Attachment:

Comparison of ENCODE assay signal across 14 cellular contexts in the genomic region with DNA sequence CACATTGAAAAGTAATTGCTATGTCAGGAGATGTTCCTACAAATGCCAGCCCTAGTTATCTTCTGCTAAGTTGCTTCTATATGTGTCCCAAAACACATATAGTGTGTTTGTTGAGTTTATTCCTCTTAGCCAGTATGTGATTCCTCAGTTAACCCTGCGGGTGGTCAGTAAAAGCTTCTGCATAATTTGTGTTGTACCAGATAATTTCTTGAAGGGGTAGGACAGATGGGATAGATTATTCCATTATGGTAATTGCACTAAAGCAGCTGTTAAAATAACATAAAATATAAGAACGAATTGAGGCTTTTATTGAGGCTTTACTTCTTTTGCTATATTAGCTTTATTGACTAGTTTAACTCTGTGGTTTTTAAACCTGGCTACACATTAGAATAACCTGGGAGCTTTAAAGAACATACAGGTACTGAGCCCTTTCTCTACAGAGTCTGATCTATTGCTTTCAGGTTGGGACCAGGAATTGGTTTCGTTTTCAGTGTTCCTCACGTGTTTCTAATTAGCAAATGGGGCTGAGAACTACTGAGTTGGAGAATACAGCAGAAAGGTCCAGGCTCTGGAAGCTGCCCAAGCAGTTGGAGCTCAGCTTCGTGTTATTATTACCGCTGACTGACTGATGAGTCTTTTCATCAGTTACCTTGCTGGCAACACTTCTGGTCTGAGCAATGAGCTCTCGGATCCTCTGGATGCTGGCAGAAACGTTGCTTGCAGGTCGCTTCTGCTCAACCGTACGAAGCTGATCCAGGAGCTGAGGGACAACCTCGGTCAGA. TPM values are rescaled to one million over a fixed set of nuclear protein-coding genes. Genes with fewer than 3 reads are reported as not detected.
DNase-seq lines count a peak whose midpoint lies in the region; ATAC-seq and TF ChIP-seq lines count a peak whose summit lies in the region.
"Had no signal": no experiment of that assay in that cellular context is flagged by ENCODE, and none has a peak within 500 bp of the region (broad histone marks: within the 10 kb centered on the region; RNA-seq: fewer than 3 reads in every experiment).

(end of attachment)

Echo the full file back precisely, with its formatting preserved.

Comparison of ENCODE assay signal across 14 cellular contexts in the genomic region with DNA sequence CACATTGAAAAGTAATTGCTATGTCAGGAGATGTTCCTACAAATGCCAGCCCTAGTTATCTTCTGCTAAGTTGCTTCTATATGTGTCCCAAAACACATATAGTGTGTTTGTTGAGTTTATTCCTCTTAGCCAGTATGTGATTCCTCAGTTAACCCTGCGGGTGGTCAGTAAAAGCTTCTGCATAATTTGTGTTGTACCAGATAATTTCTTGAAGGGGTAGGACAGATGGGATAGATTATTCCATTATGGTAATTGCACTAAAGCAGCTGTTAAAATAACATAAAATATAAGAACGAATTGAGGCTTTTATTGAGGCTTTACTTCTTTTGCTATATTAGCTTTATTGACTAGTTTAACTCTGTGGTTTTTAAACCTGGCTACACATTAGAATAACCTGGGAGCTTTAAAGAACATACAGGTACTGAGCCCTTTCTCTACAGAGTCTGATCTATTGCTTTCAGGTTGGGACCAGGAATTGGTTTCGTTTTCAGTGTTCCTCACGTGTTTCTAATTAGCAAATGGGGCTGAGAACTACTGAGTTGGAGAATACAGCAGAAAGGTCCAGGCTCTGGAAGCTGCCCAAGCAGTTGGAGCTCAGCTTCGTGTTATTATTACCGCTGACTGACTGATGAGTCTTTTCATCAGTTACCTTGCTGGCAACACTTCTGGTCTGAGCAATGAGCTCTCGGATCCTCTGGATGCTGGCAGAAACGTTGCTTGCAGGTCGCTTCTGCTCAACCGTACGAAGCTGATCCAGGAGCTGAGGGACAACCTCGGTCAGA. TPM values are rescaled to one million over a fixed set of nuclear protein-coding genes. Genes with fewer than 3 reads are reported as not detected.
DNase-seq lines count a peak whose midpoint lies in the region; ATAC-seq and TF ChIP-seq lines count a peak whose summit lies in the region.
"Had no signal": no experiment of that assay in that cellular context is flagged by ENCODE, and none has a peak within 500 bp of the region (broad histone marks: within the 10 kb centered on the region; RNA-seq: fewer than 3 reads in every experiment).